A senses-ravishing odyssey through the halls of time and memory, Andrei Tarkovsky’s (Solaris, Stalker) fourth feature is as much a film as it is a poem composed in images. In a richly textured collage of varying film stocks and newsreel footage, the recollections of a dying poet flash before our eyes, dreams mingling with scenes of childhood, wartime, and marriage, all imbued with the mystic power of a trance.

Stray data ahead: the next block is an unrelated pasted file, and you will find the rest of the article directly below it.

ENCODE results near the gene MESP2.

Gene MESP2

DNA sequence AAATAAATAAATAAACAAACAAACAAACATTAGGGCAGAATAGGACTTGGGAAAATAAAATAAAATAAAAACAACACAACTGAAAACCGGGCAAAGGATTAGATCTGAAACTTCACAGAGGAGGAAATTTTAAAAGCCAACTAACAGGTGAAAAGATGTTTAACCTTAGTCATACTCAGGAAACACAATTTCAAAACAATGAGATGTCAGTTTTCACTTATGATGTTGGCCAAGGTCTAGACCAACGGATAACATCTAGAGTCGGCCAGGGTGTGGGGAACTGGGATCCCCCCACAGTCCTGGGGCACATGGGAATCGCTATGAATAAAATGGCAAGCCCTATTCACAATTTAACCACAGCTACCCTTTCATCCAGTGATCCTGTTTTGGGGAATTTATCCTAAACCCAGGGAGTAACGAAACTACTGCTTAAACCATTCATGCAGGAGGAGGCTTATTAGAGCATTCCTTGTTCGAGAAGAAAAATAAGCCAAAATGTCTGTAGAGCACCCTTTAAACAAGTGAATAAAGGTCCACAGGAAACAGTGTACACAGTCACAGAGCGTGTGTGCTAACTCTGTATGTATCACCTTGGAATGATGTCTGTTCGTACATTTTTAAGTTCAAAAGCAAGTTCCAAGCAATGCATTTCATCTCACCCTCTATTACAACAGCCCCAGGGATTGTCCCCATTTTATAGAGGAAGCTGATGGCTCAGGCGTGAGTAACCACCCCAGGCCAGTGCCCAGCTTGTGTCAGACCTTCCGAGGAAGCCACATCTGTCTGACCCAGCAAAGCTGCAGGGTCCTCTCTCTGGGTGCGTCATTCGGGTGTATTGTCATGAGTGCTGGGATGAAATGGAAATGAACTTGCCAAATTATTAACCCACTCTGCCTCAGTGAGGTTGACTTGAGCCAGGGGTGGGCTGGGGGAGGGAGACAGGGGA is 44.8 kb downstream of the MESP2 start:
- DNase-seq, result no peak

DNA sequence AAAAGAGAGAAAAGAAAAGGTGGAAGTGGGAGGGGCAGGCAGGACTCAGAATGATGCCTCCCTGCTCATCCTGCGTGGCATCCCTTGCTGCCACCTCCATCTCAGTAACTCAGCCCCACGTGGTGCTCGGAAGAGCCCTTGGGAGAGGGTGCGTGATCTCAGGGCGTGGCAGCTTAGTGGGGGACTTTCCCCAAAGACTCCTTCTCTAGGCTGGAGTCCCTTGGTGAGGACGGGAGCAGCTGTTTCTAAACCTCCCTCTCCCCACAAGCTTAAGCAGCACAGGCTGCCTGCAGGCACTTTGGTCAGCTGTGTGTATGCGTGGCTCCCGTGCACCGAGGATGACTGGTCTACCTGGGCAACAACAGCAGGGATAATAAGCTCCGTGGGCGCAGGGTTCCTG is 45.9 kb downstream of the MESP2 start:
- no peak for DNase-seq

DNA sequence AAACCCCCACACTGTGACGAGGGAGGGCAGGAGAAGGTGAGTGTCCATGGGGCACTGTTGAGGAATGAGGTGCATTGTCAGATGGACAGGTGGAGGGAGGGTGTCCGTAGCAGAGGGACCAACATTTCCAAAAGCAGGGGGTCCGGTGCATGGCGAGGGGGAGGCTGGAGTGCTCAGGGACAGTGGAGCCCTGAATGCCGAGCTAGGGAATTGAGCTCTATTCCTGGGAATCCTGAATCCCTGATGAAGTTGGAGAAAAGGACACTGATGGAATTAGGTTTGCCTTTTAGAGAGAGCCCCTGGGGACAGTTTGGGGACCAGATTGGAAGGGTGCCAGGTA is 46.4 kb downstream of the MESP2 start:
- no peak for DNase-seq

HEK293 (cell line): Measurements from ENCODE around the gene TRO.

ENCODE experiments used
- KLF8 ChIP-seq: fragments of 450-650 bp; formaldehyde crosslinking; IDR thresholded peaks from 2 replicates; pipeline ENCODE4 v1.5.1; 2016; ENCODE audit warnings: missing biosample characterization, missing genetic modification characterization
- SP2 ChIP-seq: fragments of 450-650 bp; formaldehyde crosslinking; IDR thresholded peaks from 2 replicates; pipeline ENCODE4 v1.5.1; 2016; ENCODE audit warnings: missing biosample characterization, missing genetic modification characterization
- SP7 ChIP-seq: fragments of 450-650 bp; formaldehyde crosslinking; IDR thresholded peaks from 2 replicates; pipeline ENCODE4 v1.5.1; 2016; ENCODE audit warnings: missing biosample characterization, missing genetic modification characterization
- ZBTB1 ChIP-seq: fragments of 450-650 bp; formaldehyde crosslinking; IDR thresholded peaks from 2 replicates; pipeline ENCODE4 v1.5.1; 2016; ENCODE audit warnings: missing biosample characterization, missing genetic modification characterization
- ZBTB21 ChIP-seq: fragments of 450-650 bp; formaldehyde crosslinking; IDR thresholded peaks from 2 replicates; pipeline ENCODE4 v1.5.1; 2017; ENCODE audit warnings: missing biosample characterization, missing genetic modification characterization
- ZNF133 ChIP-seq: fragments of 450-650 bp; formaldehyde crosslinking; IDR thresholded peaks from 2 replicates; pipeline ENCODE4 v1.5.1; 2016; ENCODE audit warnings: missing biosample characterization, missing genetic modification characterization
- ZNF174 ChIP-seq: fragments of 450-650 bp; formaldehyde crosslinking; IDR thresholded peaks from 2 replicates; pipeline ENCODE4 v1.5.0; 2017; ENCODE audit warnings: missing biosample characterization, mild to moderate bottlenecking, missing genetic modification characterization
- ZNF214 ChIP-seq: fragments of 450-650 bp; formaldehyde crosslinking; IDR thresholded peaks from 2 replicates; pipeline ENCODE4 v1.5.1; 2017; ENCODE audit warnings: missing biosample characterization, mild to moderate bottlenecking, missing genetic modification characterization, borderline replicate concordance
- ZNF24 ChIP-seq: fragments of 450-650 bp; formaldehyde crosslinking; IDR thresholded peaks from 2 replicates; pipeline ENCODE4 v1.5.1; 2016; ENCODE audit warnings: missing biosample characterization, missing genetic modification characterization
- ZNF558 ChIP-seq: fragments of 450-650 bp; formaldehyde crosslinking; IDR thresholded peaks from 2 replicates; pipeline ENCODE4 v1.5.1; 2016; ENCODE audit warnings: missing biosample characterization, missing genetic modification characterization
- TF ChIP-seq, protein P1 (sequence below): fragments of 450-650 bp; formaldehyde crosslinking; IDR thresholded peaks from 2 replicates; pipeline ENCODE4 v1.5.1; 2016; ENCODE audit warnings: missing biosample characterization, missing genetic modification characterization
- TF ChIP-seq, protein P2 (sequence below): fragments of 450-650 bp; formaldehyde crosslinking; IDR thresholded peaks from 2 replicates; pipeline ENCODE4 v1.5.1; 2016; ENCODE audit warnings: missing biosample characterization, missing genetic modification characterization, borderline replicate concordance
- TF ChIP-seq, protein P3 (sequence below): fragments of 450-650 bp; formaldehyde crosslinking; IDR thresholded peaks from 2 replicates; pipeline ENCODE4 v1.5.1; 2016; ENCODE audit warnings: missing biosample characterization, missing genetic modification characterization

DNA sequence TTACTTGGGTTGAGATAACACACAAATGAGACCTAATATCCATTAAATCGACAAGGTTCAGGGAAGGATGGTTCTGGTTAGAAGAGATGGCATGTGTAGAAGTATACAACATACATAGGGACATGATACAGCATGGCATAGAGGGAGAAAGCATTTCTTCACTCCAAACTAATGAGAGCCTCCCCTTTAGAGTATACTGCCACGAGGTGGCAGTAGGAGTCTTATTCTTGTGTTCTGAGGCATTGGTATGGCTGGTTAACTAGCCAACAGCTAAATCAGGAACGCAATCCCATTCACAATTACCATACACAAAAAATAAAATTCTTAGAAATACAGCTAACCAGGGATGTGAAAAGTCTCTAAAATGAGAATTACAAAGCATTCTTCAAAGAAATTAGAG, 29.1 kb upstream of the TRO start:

Drawing on Tarkovsky's own family memories, the film traverses three generations of the poet’s family in 20th-century Russia. His relationships with his wife, mother, and children and the society around him coalesce through events connected only by the interior logic of the poetic subconscious, yielding associations that both mystify and enthrall. Unified by cinematographer Georgi Rerberg’s delicate lensing, Mirror employs radical shifts in both texture and color, abstracting the elemental minutiae of everyday life (like waves of air spreading across a field, or spilled milk pooling on a table) to conjure the nostalgic sensations of memory and an enigmatic feeling of being outside space and time. Largely dismissed by Soviet critics upon its release due to its elusive narrative structure, Mirror has since taken its place as one of the titan director’s most renowned and influential works, a stunning personal statement from an artist transmitting his innermost thoughts and feelings directly from psyche to screen.